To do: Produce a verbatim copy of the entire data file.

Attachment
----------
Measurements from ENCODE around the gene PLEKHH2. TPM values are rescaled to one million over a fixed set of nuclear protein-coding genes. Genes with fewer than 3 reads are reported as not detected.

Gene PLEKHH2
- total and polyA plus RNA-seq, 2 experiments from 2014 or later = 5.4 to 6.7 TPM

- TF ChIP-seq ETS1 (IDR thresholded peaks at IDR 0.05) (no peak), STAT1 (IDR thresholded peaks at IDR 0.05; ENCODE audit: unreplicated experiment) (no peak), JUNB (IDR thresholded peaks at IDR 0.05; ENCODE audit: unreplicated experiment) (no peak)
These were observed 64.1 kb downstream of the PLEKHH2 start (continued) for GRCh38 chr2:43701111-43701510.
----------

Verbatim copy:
Measurements from ENCODE around the gene PLEKHH2. TPM values are rescaled to one million over a fixed set of nuclear protein-coding genes. Genes with fewer than 3 reads are reported as not detected.

Gene PLEKHH2
- total and polyA plus RNA-seq, 2 experiments from 2014 or later = 5.4 to 6.7 TPM

- TF ChIP-seq ETS1 (IDR thresholded peaks at IDR 0.05) (no peak), STAT1 (IDR thresholded peaks at IDR 0.05; ENCODE audit: unreplicated experiment) (no peak), JUNB (IDR thresholded peaks at IDR 0.05; ENCODE audit: unreplicated experiment) (no peak)
These were observed 64.1 kb downstream of the PLEKHH2 start (continued) for GRCh38 chr2:43701111-43701510.